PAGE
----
When I was going through my photos, I also spotted a rather architecturally striking building, which turned out to be Bath House which was opened in 1908.

The Fleet at Auckland. The Rotorua Excursion. (Per United Press Association).

ROTORUA, August 13.

The visiting American naval officer spent a pleasant day at Rotorua. The principal thermal wonders in the immediate vicinity were visited. An elaborate Maori welcome, with well executed songs and dances was given in the Sanatorium grounds. The Maoris gave many valuable presents to the guests. The new bath house was then formally opened by the Premier. In the afternoon the visitors proceeded in strength to Whakarewarewa when the native Meeting house was opened by the leading chiefs with ancient formalities. Maggie, Bella, and other guides conducted the visitors around the pools, fumaroles, boiling springs and other thermal wonders. The Wairoa geyser was soaped and responded magnificently. Maori entertainments were given in the evening. WANGANUI HERALD, VOLUME XXXXIII, ISSUE 12541, 14 AUGUST 1908.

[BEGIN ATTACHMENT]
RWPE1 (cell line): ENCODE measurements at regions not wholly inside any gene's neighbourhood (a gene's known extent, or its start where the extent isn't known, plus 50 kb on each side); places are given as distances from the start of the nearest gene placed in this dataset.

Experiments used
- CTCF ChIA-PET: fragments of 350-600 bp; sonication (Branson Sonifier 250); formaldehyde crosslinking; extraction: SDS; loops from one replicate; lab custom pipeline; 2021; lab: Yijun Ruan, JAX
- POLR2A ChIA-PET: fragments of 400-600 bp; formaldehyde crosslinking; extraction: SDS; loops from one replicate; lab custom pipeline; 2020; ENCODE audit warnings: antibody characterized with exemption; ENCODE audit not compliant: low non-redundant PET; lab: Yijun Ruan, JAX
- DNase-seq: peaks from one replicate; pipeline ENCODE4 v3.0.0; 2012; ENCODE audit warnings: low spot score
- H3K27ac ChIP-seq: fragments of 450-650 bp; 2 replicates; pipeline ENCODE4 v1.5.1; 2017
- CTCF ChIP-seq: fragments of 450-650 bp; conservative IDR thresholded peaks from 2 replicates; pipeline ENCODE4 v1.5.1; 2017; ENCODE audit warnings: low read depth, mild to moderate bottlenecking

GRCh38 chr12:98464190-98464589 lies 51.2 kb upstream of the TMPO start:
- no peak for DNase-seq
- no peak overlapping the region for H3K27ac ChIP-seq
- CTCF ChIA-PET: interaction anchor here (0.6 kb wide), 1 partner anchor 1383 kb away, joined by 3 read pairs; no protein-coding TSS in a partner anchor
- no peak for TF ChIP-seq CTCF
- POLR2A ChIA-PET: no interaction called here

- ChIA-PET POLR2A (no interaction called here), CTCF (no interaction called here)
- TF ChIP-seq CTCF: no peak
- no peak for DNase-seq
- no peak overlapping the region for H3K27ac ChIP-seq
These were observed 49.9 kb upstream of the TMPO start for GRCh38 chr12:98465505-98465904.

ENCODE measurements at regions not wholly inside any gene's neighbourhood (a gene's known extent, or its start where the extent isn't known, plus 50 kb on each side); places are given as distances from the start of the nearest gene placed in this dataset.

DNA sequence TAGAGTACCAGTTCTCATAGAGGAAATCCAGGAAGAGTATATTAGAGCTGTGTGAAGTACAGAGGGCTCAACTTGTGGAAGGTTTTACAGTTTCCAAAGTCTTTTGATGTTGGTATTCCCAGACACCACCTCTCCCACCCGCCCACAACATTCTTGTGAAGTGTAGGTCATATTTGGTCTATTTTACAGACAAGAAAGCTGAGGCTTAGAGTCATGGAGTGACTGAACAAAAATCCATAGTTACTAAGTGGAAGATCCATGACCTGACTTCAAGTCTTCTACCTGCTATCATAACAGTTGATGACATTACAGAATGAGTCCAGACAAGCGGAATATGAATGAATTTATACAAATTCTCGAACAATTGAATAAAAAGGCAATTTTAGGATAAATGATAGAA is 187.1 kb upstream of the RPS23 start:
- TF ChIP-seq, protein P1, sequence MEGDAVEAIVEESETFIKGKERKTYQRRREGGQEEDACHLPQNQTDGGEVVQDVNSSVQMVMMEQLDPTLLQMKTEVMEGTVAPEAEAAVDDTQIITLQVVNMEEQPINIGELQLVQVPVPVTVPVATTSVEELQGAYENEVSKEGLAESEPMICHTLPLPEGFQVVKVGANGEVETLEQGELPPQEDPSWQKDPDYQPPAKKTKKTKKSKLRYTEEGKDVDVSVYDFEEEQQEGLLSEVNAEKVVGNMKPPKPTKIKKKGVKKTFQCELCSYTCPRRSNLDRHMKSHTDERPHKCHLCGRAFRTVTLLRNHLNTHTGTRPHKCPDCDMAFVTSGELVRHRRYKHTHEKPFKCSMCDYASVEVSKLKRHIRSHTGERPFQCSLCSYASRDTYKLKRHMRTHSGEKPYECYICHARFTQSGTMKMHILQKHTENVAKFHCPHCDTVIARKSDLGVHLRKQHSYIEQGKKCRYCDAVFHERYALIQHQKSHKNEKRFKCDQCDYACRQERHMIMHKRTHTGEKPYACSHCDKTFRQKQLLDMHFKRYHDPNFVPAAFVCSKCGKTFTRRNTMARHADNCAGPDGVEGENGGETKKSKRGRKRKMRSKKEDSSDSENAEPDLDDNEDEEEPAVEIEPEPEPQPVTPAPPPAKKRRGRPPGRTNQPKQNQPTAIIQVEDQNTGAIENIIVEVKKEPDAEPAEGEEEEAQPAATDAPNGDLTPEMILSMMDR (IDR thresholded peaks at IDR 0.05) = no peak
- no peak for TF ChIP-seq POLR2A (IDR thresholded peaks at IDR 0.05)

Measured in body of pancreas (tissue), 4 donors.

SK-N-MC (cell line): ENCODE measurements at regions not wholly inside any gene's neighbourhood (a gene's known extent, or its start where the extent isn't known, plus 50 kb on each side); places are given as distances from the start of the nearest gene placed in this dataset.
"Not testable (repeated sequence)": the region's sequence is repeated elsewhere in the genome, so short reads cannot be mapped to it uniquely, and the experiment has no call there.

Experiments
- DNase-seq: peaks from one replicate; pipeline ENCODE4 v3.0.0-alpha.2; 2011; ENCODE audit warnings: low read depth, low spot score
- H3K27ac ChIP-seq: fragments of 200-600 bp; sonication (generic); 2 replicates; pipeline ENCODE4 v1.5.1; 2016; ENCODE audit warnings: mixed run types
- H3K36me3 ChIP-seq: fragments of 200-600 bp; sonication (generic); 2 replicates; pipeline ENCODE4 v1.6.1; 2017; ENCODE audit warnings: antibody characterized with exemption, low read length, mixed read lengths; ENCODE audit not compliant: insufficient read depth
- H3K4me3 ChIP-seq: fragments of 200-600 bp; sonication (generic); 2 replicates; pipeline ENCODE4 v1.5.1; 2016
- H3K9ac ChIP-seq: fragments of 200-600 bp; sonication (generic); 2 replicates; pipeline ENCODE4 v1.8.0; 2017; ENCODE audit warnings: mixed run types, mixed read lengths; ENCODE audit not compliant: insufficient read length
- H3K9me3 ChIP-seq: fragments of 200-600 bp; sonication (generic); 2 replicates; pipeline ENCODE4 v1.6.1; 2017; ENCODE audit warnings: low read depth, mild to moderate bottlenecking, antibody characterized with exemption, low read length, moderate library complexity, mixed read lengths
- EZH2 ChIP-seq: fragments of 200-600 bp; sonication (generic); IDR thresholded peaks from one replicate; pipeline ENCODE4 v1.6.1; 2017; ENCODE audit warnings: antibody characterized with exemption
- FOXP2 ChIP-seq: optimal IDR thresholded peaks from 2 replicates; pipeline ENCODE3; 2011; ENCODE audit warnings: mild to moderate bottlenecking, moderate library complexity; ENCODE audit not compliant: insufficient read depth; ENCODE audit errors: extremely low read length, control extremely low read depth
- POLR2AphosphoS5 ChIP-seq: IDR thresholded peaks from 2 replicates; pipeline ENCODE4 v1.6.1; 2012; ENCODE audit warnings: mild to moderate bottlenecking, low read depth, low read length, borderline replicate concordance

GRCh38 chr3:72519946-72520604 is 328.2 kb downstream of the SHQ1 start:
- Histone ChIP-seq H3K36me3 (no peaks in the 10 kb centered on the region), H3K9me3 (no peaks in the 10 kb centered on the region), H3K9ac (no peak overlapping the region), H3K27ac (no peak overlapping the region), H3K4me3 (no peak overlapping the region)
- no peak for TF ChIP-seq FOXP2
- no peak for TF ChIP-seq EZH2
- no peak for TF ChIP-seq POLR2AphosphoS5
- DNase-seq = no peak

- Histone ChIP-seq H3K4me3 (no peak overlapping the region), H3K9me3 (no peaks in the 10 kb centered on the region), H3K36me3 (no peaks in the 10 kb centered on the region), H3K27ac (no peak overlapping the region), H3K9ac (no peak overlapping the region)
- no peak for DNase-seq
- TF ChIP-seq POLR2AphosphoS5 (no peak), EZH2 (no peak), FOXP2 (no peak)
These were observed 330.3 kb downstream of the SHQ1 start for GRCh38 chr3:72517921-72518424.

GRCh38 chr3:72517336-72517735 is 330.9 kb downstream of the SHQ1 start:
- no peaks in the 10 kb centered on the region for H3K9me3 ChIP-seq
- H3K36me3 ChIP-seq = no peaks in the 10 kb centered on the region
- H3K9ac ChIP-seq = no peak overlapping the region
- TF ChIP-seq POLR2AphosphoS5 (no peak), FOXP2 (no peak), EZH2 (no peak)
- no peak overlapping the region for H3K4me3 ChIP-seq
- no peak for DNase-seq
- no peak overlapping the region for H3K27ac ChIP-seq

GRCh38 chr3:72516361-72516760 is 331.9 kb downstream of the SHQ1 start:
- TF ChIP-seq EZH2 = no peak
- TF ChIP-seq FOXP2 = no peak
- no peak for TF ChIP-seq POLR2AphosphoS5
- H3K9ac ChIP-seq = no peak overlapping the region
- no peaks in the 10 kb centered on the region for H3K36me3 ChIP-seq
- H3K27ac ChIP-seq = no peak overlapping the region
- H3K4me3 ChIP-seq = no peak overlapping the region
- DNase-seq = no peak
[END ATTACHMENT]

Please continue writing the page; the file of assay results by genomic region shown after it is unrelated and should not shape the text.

Rotorua Bath House

Bath House Roturua,  opened 1908. 

As a whole, Rotorua is one of the most remarkable places I’ve ever been. You can now see so much online, that you get the feeling that you might not need to be there in person. However, Rotorua contradicts all of that and nothing compares to being there in person. We highly recommend you visit and allow at least a couple of days.

Have you ever been to Rotorua or New Zealand? I’d love to hear from you in the comments.

Best wishes,

Rowena

Sources

https://www.rotoruanz.com/visit/explore/geothermal

https://whakarewarewa.com/

 

Weekend Coffee Share – October 28, 2019.

Welcome to Another Weekend Coffee Share!